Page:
- Weight reduction as unique feature of GLP-1R agonists
- Results of cardiovascular outcomes studies eagerly awaited
- Demonstration of protective effect on beta cells could further boost the market potential
STUTTGART, Germany | March 19, 2012 | La Merie Publishing released a new analysis of glucagon-like peptide-1 receptor (GLP-1R) agonists regarding business, commercial, clinical and scientific aspects. The report entitled “Glucagon-Like Peptide-1 (GLP-1) Receptor Agonists - A Target Pipeline and Stakeholder Analysis 2012” analysed the GLP-1R agonist pipeline. The study revealed that in addition to the three approved and marketed GLP-1R agonists (Byetta, Victoza and once-weekly Bydureon) 66 R&D projects including eight life cycle versions are in the pipeline over all R&D stages.
The vast majority of new GLP-1R agonists are designed to have improved features which mainly are based on convenience (less frequent administration or non-invasive/oral administration). Molecules with less frequent subcutaneous administration make out half of all projects with 13 projects in clinical phases II or III, while 18 R&D projects are directed to non-invasive or oral administration of GLP-1R agonists with only one program in phase II. A strongly emerging third cluster of novel GLP-1 R agonists is that of GLP-1R agonists in combination with insulin at a fixed ratio and of GLP-1R co-agonists or dual targeting GLP-1R agonists, i.e. agonists which also act at the receptor of glucagon (mostly) or GIP.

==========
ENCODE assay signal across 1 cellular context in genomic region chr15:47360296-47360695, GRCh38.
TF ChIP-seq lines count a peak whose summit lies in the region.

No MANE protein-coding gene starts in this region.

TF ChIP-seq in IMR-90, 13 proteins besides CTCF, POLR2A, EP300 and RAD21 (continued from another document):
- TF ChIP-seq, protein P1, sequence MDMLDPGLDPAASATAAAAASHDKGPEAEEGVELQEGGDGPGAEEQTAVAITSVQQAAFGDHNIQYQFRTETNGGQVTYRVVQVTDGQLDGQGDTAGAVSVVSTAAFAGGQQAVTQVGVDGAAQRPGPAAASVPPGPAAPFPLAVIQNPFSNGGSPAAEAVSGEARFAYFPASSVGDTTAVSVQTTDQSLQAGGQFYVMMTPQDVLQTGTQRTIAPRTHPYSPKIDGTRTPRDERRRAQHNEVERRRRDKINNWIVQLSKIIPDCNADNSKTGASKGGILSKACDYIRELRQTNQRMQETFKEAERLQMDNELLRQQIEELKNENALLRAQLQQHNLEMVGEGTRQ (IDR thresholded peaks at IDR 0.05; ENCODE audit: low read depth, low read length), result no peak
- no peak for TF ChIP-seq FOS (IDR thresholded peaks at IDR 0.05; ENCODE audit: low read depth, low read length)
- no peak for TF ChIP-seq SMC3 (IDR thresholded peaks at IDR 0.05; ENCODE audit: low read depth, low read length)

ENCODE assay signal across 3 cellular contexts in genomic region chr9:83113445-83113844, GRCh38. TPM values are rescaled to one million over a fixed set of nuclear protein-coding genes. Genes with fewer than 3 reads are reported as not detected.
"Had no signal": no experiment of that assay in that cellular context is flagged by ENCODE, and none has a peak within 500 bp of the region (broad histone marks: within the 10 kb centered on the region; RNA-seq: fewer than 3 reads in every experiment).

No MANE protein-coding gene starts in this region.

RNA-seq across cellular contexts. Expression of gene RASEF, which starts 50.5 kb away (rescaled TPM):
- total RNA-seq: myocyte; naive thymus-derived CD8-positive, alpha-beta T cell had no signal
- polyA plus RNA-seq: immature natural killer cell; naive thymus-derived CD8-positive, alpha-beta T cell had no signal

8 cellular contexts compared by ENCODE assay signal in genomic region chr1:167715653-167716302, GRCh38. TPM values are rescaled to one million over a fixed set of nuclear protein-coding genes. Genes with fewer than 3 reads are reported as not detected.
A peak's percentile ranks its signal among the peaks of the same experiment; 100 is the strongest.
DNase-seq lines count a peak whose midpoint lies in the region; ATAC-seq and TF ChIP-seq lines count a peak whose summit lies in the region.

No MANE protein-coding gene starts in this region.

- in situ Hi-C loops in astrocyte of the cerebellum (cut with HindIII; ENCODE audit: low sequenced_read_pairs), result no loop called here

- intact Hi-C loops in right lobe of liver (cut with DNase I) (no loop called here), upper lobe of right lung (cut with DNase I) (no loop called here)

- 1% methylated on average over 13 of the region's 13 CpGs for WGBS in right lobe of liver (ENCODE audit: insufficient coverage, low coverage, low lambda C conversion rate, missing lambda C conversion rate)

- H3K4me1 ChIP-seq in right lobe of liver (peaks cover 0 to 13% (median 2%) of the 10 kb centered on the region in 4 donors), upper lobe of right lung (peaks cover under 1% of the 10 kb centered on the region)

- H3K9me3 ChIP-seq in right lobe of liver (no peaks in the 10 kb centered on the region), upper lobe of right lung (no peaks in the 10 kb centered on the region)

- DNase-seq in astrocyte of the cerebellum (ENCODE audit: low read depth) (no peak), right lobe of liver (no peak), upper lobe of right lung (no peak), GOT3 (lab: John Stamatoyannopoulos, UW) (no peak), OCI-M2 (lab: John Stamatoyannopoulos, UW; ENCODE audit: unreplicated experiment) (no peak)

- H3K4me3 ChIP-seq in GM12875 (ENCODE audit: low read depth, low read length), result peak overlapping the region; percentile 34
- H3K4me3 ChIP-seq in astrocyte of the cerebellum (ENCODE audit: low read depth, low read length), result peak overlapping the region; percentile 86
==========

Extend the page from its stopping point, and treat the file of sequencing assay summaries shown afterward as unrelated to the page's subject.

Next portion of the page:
The launch of the once daily GLP-1R agonist Victoza from Novo Nordisk in 2010 boosted the market size to US$ 1.7 bln in 2011. Victoza became a blockbuster in its second year on the market. The unique feature of weight reduction associated with the use GLP-1R agonists clearly differentiates this antidiabetic drug class from other established antidiabetics. The profound blood glucose lowering effect without significant hypoglycemia made GLP-1R agonists to a strongly emerging antidiabetic drug class. Gastrointestinal side effects such as nausea, vomiting and diarrhea seem to be associated with the pharmacologic effect of GLP-1R agonism.
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